But transporting desperate people across the desert is just one of the illegal operations on the Saharan Highway. The most prominent—and one often undertaken by other southern Libyan tribes—is smuggling goods out of Libya. Overloaded trucks carry mainly food and a range of domestic goods, from mattresses to bicycles, chairs, and wheelbarrows. Despite Libya’s crumbling economy and rising prices, such items remain cheaper than in Chad or Niger. At a makeshift roadside cafe along the highway, two smugglers rested near their trucks, which were piled high with goods. Both were from two powerful tribes in the south—the Warfalla and Qaddafa—and they spoke of the Sahara as a country in itself. “It’s a triangle, our country, stretching across Libya, Niger and Chad,” said Hassan. “Since we were born we have known these three countries as our own. And we have always worked the desert, for nearly 30 years now, from Sabha to Niger and Chad.” 

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Unlike the trucks carrying migrants, goods-laden vehicles pass through the checkpoints, many greeting security personnel stationed there like old friends. “I am proof that it is not just Tebu doing the smuggling,” said one man, posing for photographs at a shabby, makeshift checkpoint. “This is my country, and I have been doing this job for fourteen years,” he said. He operated two ancient Toyota trucks, loaded with goods upon which sat a few migrants returning to their home countries. 

Military personnel operating the handful of checkpoints between the Niger border and Sabha describe these trucks as “commercial vehicles.” Blaming a lack of financial or material support, they admit the trucks are allowed to travel freely. “Look at this vehicle passing in front of us, in front of our very eyes. We can do nothing, but anyway, it’s mainly carrying food to our neighboring countries, which are very poor,” said Agi Lundi, the commander at a desert checkpoint 200 kilometers (135 miles) from the border. “If there was a functioning government, we might ask whether this is legal or not, but there isn’t, so what can we do?” Lundi explained, “It’s better that these trucks use the road and go through checkpoints, otherwise they would use the desert where they can’t be monitored at all.” He claimed all trucks were tracked from Sabha and their cargo inspected at Qatrun, but the inspection point at Qatrun has been closed for months, as government salaries for its personnel have long since gone unpaid.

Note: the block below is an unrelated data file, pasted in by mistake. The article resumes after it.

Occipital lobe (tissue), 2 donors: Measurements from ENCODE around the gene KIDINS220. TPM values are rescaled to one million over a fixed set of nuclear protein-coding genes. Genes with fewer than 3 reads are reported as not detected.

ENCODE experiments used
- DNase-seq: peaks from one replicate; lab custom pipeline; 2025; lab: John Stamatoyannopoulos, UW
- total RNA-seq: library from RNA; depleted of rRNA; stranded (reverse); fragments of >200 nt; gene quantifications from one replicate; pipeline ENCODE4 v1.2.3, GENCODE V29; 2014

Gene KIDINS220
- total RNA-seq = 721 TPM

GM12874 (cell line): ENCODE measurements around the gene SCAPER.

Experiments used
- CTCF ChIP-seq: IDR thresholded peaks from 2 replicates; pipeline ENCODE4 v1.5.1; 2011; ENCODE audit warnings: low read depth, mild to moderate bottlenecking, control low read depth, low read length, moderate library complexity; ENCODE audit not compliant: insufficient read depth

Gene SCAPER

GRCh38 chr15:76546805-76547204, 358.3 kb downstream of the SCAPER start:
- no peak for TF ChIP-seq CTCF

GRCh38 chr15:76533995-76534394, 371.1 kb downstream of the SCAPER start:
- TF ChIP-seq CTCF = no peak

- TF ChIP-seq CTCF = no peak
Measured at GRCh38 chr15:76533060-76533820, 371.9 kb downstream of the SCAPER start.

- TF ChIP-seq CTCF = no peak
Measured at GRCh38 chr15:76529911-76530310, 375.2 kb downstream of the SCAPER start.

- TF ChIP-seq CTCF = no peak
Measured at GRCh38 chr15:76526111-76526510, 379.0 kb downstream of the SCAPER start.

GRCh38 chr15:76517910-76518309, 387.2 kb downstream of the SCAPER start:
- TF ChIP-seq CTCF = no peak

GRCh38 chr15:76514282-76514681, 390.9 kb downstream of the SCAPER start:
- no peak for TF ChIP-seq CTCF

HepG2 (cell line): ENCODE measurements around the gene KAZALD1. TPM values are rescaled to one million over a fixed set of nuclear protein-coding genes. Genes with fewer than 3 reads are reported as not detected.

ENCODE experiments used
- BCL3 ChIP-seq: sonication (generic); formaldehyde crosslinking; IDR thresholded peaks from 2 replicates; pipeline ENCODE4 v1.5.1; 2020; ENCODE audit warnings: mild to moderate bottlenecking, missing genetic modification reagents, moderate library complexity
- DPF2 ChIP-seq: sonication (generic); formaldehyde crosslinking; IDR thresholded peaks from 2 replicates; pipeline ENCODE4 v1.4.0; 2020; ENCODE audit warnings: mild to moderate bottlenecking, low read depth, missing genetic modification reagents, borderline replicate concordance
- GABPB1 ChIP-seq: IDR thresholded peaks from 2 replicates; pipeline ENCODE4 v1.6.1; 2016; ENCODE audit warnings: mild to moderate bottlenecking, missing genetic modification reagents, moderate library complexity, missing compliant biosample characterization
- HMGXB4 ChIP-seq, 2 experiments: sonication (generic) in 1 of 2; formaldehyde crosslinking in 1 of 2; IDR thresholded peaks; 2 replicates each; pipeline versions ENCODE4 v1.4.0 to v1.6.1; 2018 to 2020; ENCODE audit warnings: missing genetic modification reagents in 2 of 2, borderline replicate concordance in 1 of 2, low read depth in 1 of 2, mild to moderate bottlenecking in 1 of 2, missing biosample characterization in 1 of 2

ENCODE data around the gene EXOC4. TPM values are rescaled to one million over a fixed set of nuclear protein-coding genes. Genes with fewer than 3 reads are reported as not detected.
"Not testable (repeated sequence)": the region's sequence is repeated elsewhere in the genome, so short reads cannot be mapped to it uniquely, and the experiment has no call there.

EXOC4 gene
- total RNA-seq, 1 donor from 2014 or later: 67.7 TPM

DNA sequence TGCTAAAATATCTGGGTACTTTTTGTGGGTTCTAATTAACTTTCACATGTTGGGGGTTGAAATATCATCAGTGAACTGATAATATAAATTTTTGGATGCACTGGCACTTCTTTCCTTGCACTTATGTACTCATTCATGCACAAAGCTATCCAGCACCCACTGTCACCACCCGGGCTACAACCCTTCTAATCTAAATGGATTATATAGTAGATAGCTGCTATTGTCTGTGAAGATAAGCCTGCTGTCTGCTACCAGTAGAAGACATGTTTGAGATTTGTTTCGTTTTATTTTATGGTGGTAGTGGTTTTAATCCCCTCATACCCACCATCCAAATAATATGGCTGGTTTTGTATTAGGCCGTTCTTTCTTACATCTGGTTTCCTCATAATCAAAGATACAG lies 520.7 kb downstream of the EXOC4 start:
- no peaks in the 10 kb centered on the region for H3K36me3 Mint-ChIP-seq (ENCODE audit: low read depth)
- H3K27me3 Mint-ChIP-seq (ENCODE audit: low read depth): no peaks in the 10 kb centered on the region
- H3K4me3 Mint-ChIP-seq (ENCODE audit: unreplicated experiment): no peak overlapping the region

Tebu commanders in the South freely admit that the smuggling of people and drugs keeps the border area unstable and dangerous but say that, if they were funded and supported either by Libyan or international help, they could secure the borders. “We don’t even need GPS to work here, because we know the land, but we do need support,” said Rejab Agey Mohamed in Murzuq. “We need vehicles, equipment and money to restart our operations to stop illegal immigration and secure the border.”

Until that time, the Tebu troops manning the border and checkpoints—effectively working as volunteers—say they will continue with the limited security duties they are able to perform. “If we were paid, we wouldn’t be stuck in this crumbling checkpoint and have cars with no lights because we can’t even afford to replace the bulbs,” Lundi said, gesturing to a battered truck in much worse shape than any of those used by people smugglers, who frequently change their vehicles to ensure they can cope with the tough desert climate. He counted off things his men needed to do their job: vehicles, weapons, ammunition, and gasoline. “The oil is under the ground, under our feet, but we don’t even have enough gasoline to do our job,” Lundi said. “But we will stay here, doing what we can to protect our country. Even if there continues to be no government for 100 years, we will stay here. We are prepared to die for Libya.”

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Tom Westcott is a Libya-based British journalist and writer.